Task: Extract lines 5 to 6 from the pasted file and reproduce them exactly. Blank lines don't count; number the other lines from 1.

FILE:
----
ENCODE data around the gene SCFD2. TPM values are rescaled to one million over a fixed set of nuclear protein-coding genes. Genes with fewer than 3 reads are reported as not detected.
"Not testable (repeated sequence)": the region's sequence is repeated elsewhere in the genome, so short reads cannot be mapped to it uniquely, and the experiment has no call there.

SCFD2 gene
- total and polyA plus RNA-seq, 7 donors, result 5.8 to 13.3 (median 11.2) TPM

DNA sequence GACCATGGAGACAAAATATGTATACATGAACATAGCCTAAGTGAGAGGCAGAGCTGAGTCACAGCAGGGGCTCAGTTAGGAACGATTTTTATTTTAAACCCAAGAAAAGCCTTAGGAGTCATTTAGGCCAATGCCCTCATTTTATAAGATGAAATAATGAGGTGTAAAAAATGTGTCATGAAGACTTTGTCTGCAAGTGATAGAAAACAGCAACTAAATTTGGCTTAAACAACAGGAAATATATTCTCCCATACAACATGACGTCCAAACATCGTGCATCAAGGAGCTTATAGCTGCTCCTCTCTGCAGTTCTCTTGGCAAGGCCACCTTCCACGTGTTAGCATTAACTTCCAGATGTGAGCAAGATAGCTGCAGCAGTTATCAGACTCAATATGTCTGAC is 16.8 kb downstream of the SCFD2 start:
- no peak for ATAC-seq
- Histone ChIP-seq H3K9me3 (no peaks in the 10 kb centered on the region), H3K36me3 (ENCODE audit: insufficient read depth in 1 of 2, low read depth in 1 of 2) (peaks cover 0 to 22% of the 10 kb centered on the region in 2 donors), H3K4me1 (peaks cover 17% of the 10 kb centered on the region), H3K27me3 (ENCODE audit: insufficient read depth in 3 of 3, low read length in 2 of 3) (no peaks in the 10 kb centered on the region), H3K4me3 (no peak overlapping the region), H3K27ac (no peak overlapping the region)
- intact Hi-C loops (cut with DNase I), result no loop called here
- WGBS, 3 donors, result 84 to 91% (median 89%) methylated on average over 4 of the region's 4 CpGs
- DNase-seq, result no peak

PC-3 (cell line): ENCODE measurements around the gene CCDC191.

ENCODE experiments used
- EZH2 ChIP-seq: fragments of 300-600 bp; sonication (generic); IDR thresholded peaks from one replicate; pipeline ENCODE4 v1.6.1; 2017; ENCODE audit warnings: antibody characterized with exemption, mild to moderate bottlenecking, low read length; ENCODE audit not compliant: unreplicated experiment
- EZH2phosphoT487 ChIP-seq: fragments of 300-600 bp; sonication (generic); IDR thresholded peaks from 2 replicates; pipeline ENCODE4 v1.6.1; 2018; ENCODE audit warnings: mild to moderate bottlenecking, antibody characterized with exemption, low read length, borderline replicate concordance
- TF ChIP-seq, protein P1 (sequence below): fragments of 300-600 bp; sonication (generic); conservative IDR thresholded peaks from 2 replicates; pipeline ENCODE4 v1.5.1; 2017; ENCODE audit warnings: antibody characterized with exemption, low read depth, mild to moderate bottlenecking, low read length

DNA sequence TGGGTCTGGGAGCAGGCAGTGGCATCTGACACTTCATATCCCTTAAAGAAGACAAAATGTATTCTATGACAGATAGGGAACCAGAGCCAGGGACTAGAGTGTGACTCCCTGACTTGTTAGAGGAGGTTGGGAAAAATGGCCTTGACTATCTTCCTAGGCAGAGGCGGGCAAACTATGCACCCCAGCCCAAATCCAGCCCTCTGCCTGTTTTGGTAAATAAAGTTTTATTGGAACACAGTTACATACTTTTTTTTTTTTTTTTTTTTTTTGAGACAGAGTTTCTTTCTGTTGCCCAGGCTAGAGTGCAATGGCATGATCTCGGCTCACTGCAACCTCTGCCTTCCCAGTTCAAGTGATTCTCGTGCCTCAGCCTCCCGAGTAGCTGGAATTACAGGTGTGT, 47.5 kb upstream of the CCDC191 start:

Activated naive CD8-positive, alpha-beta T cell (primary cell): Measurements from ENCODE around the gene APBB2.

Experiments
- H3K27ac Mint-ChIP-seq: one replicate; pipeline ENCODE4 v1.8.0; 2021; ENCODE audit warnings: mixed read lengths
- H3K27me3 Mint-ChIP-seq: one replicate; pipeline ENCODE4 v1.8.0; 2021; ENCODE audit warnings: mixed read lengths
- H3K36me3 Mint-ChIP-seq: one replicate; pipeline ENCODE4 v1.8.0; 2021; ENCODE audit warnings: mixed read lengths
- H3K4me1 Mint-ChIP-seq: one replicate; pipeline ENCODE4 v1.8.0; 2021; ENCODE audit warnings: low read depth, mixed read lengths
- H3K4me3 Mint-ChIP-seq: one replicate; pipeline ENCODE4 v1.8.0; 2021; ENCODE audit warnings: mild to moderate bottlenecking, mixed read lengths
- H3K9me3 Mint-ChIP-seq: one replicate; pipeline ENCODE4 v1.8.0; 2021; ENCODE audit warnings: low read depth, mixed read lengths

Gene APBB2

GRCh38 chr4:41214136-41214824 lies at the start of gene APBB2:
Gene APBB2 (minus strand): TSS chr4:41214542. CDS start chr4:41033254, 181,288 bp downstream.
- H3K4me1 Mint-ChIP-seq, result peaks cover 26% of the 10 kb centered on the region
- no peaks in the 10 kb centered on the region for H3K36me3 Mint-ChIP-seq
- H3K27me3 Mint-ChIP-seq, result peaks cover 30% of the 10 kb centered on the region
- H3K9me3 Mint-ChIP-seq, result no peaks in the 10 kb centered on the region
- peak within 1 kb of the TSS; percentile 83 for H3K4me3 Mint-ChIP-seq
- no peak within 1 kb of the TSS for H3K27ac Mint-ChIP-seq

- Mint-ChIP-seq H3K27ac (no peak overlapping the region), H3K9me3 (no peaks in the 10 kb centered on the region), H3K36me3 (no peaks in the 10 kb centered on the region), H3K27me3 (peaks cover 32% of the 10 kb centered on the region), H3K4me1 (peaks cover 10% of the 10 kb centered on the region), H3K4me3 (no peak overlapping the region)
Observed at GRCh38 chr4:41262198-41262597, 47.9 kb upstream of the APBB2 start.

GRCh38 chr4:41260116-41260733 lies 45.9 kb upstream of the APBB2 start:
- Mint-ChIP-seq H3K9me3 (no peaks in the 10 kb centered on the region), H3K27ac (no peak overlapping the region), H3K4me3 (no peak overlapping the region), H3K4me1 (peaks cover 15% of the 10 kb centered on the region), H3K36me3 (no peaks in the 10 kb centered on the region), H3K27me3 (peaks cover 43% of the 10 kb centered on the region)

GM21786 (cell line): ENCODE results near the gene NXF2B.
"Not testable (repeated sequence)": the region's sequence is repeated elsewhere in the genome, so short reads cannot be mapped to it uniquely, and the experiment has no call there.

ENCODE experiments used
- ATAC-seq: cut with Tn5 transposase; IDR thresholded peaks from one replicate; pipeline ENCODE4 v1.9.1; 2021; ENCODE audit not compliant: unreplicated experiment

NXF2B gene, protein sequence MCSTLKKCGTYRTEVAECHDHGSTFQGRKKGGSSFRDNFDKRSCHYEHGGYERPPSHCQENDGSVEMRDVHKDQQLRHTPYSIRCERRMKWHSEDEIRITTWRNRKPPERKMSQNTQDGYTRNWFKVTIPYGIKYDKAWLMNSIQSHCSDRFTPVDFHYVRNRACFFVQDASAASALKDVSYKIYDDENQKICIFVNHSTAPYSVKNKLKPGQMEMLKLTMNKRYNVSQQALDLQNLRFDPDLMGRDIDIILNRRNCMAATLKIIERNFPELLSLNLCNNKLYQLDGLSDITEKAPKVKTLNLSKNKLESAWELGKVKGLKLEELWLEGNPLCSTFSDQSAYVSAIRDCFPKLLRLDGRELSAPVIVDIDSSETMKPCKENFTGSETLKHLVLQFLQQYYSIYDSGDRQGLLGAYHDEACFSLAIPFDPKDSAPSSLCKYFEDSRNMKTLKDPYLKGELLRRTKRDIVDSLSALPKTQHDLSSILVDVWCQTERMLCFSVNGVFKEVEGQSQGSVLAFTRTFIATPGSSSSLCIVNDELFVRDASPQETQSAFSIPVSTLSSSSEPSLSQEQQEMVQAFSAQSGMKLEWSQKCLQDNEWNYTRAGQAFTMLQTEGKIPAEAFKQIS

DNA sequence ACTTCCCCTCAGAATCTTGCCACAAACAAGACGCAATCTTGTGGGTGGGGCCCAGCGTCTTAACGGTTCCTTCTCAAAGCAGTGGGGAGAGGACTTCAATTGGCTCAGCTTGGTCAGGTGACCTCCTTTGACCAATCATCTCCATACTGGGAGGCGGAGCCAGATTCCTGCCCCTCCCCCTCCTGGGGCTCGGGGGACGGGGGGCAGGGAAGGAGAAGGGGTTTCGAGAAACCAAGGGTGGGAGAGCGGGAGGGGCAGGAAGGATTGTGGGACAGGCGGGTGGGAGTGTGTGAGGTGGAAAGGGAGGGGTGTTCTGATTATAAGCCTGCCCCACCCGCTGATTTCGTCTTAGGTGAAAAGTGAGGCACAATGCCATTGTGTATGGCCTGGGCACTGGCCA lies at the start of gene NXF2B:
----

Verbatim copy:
DNA sequence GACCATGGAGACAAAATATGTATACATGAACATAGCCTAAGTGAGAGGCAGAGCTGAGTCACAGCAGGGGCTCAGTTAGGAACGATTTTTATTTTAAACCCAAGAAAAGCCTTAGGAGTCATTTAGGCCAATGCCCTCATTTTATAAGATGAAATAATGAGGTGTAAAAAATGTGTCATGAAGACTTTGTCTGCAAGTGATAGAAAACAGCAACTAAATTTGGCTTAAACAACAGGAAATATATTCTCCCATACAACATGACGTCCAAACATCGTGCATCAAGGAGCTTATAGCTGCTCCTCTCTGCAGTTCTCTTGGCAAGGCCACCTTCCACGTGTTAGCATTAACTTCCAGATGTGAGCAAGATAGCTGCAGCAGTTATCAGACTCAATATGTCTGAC is 16.8 kb downstream of the SCFD2 start:
- no peak for ATAC-seq